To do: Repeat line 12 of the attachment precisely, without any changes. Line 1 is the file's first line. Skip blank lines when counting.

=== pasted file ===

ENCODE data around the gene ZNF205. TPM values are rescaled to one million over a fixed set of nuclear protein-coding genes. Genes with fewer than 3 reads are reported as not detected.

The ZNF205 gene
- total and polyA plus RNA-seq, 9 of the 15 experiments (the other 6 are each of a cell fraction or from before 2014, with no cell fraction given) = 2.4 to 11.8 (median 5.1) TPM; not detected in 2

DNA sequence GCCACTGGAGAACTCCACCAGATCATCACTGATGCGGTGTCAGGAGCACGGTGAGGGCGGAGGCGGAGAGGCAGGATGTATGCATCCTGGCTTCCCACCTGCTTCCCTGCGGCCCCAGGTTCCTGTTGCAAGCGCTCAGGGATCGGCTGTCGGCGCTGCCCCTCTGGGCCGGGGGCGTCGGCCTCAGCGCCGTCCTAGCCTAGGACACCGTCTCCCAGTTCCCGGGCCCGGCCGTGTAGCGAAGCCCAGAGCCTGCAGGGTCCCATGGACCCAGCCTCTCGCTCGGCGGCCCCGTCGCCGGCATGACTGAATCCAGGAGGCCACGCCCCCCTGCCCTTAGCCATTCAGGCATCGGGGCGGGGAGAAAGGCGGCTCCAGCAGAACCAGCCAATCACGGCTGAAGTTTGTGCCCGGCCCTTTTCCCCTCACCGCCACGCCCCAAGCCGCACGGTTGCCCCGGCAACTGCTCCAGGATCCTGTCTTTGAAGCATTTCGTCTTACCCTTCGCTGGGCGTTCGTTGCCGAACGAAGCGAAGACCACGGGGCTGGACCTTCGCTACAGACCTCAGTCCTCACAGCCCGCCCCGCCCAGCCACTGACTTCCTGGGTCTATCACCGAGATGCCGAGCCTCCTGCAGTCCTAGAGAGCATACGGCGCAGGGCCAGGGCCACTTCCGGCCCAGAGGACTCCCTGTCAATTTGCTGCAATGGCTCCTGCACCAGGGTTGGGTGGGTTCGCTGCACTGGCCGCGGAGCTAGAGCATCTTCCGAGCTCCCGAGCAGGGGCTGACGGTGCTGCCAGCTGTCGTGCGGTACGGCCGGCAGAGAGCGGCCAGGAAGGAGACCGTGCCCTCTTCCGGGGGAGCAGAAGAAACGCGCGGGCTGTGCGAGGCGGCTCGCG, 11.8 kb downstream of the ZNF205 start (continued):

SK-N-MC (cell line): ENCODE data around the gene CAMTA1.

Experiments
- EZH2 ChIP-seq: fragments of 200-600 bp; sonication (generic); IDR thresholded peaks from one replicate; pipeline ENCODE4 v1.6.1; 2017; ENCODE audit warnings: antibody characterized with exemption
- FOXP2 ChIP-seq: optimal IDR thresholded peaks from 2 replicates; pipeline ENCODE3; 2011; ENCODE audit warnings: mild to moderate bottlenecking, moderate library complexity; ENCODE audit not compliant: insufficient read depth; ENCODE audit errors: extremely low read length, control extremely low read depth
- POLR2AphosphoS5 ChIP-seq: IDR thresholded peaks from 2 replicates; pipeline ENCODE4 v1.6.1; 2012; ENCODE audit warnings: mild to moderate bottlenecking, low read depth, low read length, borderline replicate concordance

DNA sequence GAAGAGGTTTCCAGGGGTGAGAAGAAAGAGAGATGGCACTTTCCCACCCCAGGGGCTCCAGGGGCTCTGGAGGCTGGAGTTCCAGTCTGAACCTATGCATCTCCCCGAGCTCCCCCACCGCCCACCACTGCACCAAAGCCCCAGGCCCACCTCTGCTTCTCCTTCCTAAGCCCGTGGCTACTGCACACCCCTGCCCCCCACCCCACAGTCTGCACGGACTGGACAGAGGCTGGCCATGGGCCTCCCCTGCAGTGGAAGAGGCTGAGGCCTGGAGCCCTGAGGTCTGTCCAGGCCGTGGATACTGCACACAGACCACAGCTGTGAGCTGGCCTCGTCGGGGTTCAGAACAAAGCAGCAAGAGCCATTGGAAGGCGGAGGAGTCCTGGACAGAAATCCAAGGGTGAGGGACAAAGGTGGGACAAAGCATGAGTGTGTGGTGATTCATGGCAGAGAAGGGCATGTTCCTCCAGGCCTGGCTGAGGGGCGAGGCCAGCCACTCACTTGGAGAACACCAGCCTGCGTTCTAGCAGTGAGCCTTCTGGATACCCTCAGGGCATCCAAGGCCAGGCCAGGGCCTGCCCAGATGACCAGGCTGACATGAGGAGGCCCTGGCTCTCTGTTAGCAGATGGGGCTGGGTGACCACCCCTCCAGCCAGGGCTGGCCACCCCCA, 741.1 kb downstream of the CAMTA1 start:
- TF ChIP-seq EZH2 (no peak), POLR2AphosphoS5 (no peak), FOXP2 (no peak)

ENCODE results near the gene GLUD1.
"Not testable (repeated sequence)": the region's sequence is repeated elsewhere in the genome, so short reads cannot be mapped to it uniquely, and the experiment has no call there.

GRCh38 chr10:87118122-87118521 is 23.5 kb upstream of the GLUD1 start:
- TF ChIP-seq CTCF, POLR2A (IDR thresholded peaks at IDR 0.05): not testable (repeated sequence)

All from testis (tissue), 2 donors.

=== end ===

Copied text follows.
ENCODE results near the gene GLUD1.